What has happened the last seven days?
Faced with the prospect of Congress blocking the 2019 budget, the government backtracked on the retroactive surcharge for 2019 and 2020 gas bills which had been announced five days previously, triggering both public and political backlash. The move was criticised not only by the opposition but also openly by the ruling Cambiemos (Let’s Change) coalition’s Radical allies while other government members were more privately apprehensive about the adverse electoral impact. The government initially proposed a surcharge averaging a monthly 90 pesos on the gas bills of the next two years in order to help compensate the utilities for their losses since the privatisation of gas in 1992 – losses largely stemming from the utility rate freezes during the 12 years of Kirchnerite presidency but greatly aggravated in recent months by a devaluation doubling the cost of imports. Instead of the politically risky move of having consumers foot the bill, the state will now compensate the gas companies for their devaluation losses of the last six months – estimated at some 20 billion pesos – in 30 quotas with the utilities having to absorb any remainder. The mechanism of payment has yet to be defined but is expected to be bonds.
TENSION IN COURT
Tension mounted behind the scenes last week in the Supreme Court when the new Chief Justice Carlos Rosenkrantz signed a resolution accusing his predecessor Ricardo Lorenzetti of paralysing the tribunal’s CIJ website. Lorenzetti responded with a fiery letter accusing Rosenkrantz of aspiring to privatise the CIJ and moving the court away from “protecting women.”
OLYMPIC SPIRIT IN CAPITAL
The ongoing Youth Olympic Games seems to have been a resounding success so far, with Argentina having bagged at least two gold, four silver and three bronze medals at press time. There was, however, a minor furore over the tight outfits worn by Las Kamikazes, as Argentina’s women’s beach handball squad is known, which contrast sharply with the loose-fitting kit the nation’s male players are required to wear. The squad responded via Twitter, telling critics to take it easy. “We chose the uniform ourselves for comfort and the name on our bums is according to regulations,” they said.
DE VIDO SENTENCED IN ONCE TRAIN TRAGEDY CASE
Former federal Planning Minister Julio De Vido was sentenced on Wednesday to a 68-month prison term for his role in the 52-death Once rail tragedy in the summer of 2012. He was convicted on a count of “administrative fraud” but acquitted on charges of “criminal neglect endangering public safety.” De Vido has spent the past year in jail facing other corruption charges after being expelled from the Lower House last spring but the Once trial was his first conviction.
No stranger to controversy, the maverick government deputy Elisa Carrió made her own U-turn this week. After warning the government she would bring down the coalition unless Justice Minister Germán Garavano was impeached or forced to resign, she later told everyone it was “just a joke.”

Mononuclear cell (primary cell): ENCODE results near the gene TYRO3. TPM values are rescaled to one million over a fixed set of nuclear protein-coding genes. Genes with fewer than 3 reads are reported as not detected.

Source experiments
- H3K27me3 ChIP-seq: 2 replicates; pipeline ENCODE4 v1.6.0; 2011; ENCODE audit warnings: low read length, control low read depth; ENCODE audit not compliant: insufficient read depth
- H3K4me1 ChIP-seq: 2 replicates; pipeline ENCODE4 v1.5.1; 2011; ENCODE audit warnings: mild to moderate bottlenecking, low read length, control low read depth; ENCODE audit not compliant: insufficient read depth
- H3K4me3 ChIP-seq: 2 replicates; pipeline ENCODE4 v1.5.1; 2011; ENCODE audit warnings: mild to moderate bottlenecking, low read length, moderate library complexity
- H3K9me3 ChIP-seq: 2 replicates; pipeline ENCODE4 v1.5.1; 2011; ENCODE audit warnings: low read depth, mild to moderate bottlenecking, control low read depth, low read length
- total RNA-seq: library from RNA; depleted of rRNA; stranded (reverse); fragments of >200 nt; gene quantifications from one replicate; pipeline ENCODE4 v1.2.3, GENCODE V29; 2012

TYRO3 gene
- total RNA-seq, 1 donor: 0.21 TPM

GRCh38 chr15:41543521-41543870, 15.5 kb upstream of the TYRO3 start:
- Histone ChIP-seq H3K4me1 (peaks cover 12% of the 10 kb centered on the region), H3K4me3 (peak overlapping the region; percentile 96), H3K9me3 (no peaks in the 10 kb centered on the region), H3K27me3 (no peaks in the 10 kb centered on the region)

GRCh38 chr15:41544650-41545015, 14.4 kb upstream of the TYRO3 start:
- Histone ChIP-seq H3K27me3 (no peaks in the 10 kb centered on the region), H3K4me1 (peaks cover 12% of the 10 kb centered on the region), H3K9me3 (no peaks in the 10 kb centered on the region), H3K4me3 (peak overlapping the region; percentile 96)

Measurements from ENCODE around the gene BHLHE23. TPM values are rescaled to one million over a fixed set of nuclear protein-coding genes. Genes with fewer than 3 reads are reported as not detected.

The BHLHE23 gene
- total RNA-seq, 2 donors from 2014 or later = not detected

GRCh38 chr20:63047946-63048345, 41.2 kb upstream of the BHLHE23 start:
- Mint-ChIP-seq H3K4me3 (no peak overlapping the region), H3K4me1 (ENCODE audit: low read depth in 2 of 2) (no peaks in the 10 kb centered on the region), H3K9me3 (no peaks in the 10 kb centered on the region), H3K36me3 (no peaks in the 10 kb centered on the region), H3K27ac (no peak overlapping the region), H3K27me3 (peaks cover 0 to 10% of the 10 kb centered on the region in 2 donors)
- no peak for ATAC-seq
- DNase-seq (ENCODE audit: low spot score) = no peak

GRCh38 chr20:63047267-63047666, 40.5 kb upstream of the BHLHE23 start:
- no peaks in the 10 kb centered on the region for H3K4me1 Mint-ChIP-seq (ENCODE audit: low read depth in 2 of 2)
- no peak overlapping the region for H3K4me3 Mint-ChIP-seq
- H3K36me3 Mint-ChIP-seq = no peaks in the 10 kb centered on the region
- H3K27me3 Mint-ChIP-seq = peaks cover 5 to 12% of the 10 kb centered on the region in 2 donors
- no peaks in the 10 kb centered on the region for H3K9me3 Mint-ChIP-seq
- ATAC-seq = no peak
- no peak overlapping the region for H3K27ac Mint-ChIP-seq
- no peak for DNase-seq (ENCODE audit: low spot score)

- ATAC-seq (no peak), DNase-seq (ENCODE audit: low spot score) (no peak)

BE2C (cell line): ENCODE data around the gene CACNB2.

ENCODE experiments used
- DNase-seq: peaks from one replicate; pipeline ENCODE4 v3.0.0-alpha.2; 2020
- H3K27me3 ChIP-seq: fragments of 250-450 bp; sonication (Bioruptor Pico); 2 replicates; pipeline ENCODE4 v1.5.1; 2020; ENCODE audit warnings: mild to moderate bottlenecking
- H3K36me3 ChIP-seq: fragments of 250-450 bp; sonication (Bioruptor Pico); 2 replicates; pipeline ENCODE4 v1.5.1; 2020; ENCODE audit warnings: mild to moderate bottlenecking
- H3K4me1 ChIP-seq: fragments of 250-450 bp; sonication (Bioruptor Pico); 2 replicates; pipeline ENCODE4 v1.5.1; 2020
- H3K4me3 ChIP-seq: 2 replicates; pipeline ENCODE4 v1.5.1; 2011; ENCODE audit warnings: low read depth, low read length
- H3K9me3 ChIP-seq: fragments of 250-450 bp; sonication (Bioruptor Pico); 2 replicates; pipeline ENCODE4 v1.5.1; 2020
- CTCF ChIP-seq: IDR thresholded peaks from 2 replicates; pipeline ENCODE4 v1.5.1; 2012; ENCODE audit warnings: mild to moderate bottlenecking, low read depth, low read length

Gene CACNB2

The CGT umbrella labour grouping returned to the warpath this week with increasing talk of a general strike – mostly “meditated” for next month but the date of October 24 when CTERA teachers will be shunning classes nationwide was also proposed. Meanwhile in Buenos Aires province collective bargaining with teachers is set to resume for the first time since June on the basis of a common percentage of 30 percent but with a significant difference – the final offer for the province and the first step to a desired 47 percent for the teachers.
THIS WEEK IN CORRUPTION (I)
Prosecutor Germán Moldes on Thursday called for the “immediate arrest” of ex-president Cristina Fernández de Kirchner in the “cuadernos (notebook)” Kirchnerite corruption case being tried by Federal Judge Claudio Bonadio, while recognising that this would not happen until the Citizens’ Unity senator had been stripped of her parliamentary immunity. For her part the ex-president asked for Perfil fouder Jorge Fontevecchia to be summoned as a witness after he told a television programme on Monday that “Bonadio’s only objective is to send Cristina to prison.” Meanwhile the judge has summoned her son Máximo Kirchner for October 23 in the same case.
THIS WEEK IN CORRUPTION (II)
Former PRO party treasurer Fernanda Inza was indicted last Tuesday by La Plata Federal Judge Ernesto Kreplak on money-laundering charges concerning hundreds of bogus Buenos Aires province campaign contributions in 2017. Although the official scapegoat for this scandal, Inza has recently been seen in the company of Buenos Aires province Governor María Eugenia Vidal, of whom she was previously a close confidant. Meanwhile, similar charges concerning bogus campaign contributions in this city have come before Federal Judge Sebastián Casanello’s courtroom but prosecutor Carlos Stornelli feels that the case belongs more properly to the electoral courts. To the north, mounting corruption charges were apparently too much for government backbencher Aída Ayala (Cambiemos-Chaco), who was hospitalised with low blood pressure on Wednesday in her hometown of Resistancia, the Chaco provincial capital which the Radical politician governed for three mayoral terms (2003- 15). Last July she was indicted on Monday on fraud, moneylaundering and malfeasance charges related to Resistencia municipal funds (especially via the Pimp SA garbage collection company) but she has yet to be remanded in custody, as requested by the judge, since she retains parliamentary immunity.
The government has made a formal protest with the British Embassy to reject upcoming military exercises in and around the disputed Malvinas (Falkland) Islands on October 15 to 29, Argentina’s Foreign Ministry said Tuesday.